Column base settling
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SashGuy



Joined: 10 Sep 2010
Posts: 152
Location: Houston

PostPosted: Wed Aug 01, 2012 12:08 pm    Post subject: Column base settling Reply with quote

Does anyone have a quick and easy method for straightening this out?


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jbmnd93



Joined: 15 Jul 2010
Posts: 54

PostPosted: Wed Aug 15, 2012 11:08 am    Post subject: Reply with quote

What's the other column doing? Bowing out, in or is it plumb?
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johnleeke
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Joined: 20 Aug 2004
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Location: Portland, Maine, USA

PostPosted: Wed Aug 15, 2012 4:26 pm    Post subject: Reply with quote

Hard to tell what's going on here with just one photo to look at.

Similar situations I have dealt with have always started with an investigation to determine what is causing the mis-allignment. Then correcting the damage, taking care of the cause, etc.

Since it probably involves structural issues it probably will not be quick and easy.

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SashGuy



Joined: 10 Sep 2010
Posts: 152
Location: Houston

PostPosted: Wed Aug 15, 2012 7:53 pm    Post subject: Reply with quote

What is going on here is the left side of the footing has washed out causing the brick to lean out at 6 degrees. This has pulled the column out to the side and the porch ceiling has a slight declination. The other side is perfect. Thought is to jack pole the ceiling, dig down under the low side, jack it back to level, re-bar around the jack and fill with concrete. Plan B is to take it out and rebuild it. Any experience with this?
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johnleeke
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Location: Portland, Maine, USA

PostPosted: Thu Aug 16, 2012 8:13 am    Post subject: Reply with quote

Sounds like a plan.

If plan A fails it would probably be due to the mass of brick masonry cracking or falling apart. In that case most or all of the bricks and cap stones could be salvaged to implement plan B.

So, tipping the mass of masonry back into vertical is the trick. More than one jack along the lower outer edge of the mass might spread the load reducing the chance for cracking. If the lower edge of the mass is even enough you might get a big angle iron along it to spread the load even better. An angle iron something like 1/2" thick by 4" or 6". Set the angle iron onto the masonry in a bed of cement mortar, and let the mortar cure well before the jacking--this would spread the load even better, especially with 3 or more jacks. Then leave the angle iron in place when you cast the new footing.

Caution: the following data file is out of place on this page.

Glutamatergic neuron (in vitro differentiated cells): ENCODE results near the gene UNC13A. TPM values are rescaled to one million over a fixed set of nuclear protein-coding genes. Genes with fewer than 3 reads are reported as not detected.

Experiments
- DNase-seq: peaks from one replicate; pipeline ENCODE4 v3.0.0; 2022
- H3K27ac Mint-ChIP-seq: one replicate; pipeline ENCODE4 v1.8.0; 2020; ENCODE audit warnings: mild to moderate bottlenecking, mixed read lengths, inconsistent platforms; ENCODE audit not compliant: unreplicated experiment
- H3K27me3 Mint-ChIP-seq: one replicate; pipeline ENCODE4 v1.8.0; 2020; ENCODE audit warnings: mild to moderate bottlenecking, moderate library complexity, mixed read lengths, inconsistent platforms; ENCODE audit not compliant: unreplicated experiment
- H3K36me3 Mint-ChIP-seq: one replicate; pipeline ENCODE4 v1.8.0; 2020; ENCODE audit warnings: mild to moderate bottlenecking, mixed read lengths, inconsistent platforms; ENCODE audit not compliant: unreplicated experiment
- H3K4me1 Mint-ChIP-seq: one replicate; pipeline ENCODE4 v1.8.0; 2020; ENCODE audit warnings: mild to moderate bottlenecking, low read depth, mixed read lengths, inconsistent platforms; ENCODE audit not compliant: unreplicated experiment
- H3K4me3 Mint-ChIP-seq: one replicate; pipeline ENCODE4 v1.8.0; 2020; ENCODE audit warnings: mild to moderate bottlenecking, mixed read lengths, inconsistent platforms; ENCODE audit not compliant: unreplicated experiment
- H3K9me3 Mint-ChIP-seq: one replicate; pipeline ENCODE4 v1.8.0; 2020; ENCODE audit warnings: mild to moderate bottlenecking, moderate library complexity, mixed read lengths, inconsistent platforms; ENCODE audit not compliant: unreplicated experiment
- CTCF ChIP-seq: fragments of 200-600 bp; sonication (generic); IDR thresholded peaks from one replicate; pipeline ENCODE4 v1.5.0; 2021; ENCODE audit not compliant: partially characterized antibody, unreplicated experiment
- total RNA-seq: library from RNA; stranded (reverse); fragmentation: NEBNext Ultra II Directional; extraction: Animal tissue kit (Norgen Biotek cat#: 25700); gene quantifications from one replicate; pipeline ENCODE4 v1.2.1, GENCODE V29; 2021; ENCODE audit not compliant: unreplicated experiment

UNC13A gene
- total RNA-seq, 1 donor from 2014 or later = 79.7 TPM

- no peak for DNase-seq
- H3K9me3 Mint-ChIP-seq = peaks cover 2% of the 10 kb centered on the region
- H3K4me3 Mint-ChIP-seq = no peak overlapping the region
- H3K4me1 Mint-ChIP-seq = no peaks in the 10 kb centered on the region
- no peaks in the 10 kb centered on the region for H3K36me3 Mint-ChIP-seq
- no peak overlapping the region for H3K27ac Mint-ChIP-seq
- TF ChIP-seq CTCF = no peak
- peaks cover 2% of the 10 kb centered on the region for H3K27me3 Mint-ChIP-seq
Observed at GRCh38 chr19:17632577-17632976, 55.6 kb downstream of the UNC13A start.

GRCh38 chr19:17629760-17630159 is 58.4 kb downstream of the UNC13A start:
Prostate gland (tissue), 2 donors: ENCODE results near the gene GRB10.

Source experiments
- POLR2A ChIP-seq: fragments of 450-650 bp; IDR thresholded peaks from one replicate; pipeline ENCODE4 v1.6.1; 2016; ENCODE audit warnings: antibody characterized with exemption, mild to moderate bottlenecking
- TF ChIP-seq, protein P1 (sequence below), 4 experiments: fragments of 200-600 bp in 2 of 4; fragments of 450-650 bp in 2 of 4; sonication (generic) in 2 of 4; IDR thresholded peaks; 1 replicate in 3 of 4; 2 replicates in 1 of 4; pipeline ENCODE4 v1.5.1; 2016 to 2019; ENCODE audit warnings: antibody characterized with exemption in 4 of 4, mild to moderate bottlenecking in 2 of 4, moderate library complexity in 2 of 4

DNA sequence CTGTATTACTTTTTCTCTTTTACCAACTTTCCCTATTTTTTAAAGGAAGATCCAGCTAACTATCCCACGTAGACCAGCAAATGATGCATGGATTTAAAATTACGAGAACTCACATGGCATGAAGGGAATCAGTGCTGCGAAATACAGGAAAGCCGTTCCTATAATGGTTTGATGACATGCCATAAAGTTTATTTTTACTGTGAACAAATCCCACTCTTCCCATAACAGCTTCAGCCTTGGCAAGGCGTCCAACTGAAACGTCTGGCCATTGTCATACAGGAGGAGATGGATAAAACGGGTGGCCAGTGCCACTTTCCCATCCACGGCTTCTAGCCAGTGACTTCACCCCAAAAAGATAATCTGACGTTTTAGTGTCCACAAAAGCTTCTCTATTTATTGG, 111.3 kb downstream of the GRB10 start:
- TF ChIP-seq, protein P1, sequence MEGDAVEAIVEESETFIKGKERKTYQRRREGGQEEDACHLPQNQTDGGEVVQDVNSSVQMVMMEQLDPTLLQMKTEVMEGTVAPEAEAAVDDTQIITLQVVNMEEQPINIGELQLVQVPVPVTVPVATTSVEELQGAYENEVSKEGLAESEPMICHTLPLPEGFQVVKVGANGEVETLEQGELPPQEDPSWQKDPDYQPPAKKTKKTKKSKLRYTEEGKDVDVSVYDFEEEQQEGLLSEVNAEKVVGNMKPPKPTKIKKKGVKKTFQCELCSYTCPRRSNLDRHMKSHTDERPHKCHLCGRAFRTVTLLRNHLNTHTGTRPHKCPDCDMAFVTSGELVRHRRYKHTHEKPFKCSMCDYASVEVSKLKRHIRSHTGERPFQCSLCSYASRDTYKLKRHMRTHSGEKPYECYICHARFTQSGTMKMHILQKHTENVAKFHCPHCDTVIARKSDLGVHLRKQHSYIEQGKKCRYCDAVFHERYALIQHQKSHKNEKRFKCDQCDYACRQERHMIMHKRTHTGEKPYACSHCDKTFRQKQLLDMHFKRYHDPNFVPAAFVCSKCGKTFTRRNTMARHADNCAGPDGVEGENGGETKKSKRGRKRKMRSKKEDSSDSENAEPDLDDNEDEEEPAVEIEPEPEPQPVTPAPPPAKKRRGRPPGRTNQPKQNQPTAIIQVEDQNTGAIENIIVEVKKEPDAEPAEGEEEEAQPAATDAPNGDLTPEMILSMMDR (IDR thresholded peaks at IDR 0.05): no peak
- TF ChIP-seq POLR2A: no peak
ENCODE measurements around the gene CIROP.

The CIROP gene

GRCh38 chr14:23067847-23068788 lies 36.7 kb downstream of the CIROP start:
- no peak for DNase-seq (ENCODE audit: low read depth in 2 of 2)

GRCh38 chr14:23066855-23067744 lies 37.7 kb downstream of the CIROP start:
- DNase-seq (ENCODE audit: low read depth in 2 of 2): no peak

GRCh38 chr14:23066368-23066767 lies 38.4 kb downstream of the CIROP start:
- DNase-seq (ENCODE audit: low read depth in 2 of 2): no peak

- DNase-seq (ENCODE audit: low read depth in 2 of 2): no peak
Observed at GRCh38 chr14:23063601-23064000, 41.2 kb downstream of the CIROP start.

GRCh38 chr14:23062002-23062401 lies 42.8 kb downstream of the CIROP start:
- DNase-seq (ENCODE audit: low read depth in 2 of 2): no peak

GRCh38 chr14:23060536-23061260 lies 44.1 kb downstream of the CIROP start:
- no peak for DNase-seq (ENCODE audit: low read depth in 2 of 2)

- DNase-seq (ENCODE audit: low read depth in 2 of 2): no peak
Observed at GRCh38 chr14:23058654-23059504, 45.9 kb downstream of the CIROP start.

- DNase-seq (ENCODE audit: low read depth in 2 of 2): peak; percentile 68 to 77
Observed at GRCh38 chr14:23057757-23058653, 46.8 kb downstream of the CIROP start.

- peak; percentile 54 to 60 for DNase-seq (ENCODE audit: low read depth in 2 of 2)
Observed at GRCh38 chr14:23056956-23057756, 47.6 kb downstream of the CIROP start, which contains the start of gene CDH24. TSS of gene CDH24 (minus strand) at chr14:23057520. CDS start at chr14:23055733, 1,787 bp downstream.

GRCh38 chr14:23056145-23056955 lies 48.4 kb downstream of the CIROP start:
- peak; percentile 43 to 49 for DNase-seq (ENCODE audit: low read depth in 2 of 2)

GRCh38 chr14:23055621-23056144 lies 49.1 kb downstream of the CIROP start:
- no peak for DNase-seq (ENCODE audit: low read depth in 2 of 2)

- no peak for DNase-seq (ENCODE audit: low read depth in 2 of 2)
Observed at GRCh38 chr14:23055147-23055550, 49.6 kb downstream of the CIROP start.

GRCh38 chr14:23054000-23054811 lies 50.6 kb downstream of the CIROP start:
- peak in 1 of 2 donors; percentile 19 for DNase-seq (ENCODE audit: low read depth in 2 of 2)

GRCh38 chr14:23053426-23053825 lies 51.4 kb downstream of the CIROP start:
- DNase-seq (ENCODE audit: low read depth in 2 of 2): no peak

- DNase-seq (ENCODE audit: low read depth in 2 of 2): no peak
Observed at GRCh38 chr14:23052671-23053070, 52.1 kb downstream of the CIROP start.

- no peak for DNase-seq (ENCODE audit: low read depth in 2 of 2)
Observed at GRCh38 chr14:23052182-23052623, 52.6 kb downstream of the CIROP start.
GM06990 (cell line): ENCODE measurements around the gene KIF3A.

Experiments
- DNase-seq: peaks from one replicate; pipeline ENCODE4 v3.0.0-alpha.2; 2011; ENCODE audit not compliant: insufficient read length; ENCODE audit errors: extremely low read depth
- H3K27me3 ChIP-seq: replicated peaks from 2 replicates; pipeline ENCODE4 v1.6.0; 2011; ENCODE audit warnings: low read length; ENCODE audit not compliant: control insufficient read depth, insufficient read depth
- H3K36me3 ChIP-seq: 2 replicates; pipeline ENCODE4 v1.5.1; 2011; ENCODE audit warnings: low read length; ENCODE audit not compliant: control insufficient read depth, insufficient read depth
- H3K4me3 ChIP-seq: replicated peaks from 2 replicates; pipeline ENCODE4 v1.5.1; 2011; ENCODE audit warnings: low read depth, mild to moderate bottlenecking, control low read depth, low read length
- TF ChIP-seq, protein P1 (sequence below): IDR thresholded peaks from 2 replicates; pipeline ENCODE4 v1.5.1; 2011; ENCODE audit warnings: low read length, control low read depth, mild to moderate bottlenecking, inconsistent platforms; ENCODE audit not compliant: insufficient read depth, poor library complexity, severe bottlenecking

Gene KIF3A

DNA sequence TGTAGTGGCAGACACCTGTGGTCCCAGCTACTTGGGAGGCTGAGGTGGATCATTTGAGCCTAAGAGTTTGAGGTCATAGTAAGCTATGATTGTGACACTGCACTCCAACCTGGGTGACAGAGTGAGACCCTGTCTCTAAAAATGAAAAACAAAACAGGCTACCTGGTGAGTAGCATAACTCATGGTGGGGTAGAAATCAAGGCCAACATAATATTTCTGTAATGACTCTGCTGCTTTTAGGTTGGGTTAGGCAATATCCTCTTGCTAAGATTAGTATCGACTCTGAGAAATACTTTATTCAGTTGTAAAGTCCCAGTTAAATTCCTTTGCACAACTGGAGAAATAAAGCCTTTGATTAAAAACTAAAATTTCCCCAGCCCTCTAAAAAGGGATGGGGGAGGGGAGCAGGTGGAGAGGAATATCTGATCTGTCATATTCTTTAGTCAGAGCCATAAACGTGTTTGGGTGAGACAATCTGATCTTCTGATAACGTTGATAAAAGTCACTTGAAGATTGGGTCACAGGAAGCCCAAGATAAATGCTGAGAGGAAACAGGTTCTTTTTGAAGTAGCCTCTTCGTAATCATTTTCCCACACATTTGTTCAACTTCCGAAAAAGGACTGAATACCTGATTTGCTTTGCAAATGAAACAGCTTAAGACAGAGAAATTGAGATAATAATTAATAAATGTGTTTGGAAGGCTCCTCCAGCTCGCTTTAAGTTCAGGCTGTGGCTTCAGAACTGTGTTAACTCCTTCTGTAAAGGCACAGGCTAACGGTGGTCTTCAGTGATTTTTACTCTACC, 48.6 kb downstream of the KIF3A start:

I suggest having an engineer review your plan before starting. Usually I can find an engineer who will do a "spot review" and just charge for a hour or two of time. Sometimes they have a 4 hour or 1 day minimum. I usually don't ask the engineer for a "stamp of approval", just for a review of intended methods and recommendations for improvements to the method.

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SashGuy



Joined: 10 Sep 2010
Posts: 152
Location: Houston

PostPosted: Thu Aug 16, 2012 9:15 am    Post subject: Reply with quote

I like the angle iron with the mortar bed a lot. In fact, I'll take the concept a expand on it. If I drive a fore and aft angle, double the column width, to cradle the face angle, I can half the jack load and double the footing area. Thanks.


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johnleeke
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PostPosted: Thu Aug 16, 2012 2:44 pm    Post subject: Reply with quote

A lot depends on what you find underneath there during excavation.
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SashGuy



Joined: 10 Sep 2010
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Location: Houston

PostPosted: Thu Aug 16, 2012 7:24 pm    Post subject: Reply with quote

You mean like Jimmy Hoffa? (G)
Yep, I do plan to have to chip away quite a bit of jagged slag.
If this weren't a 1918 in near original state, I would advise the customer to pull it out and start over.
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